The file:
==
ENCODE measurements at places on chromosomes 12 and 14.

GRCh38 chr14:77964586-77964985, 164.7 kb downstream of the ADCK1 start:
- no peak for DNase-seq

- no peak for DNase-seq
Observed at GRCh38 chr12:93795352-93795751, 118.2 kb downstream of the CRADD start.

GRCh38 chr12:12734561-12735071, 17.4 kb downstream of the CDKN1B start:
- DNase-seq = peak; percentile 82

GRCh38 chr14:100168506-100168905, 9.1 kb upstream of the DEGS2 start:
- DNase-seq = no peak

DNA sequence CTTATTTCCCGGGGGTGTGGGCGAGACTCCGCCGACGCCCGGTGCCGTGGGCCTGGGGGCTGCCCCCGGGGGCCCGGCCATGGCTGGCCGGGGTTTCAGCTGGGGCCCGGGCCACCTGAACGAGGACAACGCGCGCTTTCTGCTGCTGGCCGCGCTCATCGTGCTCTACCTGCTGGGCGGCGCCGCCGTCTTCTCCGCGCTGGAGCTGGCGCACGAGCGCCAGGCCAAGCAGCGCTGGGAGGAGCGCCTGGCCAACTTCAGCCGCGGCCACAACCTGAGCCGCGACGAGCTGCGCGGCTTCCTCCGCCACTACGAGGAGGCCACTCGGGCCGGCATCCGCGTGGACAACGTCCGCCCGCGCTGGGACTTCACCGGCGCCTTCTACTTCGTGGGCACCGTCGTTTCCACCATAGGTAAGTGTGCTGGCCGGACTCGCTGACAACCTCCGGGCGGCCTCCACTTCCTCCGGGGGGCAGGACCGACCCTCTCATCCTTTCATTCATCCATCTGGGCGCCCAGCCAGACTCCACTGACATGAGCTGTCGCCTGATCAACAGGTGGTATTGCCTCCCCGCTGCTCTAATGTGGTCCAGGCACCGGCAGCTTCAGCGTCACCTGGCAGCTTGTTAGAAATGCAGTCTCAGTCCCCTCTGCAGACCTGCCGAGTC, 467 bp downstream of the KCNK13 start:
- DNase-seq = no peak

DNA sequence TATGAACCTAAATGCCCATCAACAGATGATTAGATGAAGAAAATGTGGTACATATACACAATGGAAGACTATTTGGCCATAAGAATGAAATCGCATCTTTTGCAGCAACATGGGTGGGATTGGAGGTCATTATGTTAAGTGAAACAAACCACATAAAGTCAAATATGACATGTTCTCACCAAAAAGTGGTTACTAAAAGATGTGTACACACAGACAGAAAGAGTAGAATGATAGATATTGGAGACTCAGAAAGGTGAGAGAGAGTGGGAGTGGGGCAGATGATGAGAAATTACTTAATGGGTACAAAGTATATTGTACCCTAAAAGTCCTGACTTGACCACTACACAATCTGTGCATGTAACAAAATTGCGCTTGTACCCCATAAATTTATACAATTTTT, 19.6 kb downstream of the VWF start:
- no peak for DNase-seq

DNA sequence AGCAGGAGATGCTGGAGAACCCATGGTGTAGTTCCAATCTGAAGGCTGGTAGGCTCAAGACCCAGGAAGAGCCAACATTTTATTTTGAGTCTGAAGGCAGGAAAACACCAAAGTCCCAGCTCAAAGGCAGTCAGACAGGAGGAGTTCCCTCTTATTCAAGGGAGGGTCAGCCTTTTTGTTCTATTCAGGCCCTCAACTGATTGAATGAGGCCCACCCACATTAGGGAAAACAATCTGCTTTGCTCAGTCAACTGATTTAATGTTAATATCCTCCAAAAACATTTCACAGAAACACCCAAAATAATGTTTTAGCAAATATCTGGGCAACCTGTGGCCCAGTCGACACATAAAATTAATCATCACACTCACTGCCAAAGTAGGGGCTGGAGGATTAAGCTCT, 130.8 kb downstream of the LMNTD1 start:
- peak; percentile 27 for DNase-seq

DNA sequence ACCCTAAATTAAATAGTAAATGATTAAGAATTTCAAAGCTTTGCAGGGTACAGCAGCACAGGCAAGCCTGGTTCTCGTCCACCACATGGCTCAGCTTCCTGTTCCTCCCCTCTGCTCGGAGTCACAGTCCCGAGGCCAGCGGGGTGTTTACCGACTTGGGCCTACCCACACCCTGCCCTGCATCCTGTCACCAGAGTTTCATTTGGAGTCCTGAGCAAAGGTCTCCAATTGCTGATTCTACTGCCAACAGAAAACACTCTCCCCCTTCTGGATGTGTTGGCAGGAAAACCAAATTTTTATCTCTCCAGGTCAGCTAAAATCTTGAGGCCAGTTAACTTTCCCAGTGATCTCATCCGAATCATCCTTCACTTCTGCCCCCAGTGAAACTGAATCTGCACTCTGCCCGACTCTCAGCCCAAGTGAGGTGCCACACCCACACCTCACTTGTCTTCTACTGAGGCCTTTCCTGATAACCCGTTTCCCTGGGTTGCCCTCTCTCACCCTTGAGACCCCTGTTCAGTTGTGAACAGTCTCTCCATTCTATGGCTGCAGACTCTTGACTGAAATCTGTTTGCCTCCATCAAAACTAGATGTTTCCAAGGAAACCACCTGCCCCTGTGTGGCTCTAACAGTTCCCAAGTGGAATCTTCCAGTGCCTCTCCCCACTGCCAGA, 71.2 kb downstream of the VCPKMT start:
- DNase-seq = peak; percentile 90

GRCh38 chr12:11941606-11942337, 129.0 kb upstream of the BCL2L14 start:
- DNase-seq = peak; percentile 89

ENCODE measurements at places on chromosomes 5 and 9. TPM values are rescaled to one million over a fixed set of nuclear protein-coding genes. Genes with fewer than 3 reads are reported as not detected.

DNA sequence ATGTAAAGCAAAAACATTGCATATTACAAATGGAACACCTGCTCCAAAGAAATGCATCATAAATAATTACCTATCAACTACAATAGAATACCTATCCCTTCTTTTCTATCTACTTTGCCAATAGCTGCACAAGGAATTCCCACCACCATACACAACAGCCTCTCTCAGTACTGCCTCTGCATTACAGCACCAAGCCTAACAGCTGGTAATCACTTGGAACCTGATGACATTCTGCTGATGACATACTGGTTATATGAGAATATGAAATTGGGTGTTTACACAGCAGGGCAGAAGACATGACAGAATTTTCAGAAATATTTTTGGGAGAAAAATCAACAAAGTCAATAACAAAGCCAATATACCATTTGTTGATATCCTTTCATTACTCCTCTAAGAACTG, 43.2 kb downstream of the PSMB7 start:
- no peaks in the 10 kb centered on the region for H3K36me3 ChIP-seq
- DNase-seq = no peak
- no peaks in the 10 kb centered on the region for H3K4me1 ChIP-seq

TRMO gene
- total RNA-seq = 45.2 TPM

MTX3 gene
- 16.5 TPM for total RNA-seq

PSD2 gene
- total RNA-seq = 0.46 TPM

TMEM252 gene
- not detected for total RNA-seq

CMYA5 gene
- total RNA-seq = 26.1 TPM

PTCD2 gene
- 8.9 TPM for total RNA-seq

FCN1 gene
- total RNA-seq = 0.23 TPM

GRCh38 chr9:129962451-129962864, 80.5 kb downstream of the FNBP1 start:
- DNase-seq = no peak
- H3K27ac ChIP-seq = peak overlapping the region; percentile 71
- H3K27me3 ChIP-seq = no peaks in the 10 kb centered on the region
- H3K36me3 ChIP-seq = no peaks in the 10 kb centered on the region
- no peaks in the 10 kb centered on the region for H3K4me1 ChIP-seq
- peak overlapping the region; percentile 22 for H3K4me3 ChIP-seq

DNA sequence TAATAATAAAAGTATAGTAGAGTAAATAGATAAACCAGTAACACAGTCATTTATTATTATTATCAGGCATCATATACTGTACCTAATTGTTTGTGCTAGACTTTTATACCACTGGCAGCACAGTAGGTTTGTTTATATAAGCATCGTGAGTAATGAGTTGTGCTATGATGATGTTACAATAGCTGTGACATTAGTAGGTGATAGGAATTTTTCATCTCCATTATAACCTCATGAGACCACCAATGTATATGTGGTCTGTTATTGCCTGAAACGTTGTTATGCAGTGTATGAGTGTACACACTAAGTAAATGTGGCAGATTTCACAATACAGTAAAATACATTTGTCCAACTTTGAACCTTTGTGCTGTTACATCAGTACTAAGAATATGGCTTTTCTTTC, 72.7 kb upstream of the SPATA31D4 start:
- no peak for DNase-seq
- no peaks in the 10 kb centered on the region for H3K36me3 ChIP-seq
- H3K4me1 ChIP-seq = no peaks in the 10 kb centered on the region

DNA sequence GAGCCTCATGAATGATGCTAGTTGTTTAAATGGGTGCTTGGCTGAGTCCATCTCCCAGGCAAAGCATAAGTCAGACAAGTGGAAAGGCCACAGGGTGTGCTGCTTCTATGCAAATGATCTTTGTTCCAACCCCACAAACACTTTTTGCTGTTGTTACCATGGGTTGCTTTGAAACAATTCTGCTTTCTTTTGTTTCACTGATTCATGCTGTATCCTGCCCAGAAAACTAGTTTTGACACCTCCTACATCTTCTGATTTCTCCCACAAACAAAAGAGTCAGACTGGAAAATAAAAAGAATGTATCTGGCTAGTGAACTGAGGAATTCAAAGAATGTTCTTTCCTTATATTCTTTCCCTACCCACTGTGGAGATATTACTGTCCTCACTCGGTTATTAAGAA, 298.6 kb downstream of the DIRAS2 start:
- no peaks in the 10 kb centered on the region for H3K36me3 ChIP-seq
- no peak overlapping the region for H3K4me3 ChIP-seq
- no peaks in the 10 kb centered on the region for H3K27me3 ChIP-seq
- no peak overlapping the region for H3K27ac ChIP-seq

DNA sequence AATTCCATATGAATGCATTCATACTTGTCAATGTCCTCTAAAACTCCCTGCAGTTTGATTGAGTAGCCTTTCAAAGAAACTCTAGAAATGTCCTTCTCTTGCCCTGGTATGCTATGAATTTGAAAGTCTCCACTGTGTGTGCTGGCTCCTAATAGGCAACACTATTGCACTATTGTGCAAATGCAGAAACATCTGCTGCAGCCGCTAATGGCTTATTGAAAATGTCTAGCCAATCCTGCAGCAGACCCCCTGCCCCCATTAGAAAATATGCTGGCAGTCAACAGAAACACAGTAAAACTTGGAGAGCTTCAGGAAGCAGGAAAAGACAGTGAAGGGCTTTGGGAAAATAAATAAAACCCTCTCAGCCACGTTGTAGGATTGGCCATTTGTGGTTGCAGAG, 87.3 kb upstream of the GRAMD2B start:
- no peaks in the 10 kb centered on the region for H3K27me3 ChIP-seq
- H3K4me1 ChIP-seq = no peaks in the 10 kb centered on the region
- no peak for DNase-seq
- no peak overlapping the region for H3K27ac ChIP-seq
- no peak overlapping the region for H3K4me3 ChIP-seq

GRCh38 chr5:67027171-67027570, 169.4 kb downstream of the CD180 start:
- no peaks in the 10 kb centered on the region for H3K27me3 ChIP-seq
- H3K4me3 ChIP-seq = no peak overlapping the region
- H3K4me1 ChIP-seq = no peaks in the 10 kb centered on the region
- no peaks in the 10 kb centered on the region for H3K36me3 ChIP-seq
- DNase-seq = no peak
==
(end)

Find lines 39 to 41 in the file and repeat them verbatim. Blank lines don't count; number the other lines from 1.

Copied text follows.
GRCh38 chr9:129962451-129962864, 80.5 kb downstream of the FNBP1 start:
- DNase-seq = no peak
- H3K27ac ChIP-seq = peak overlapping the region; percentile 71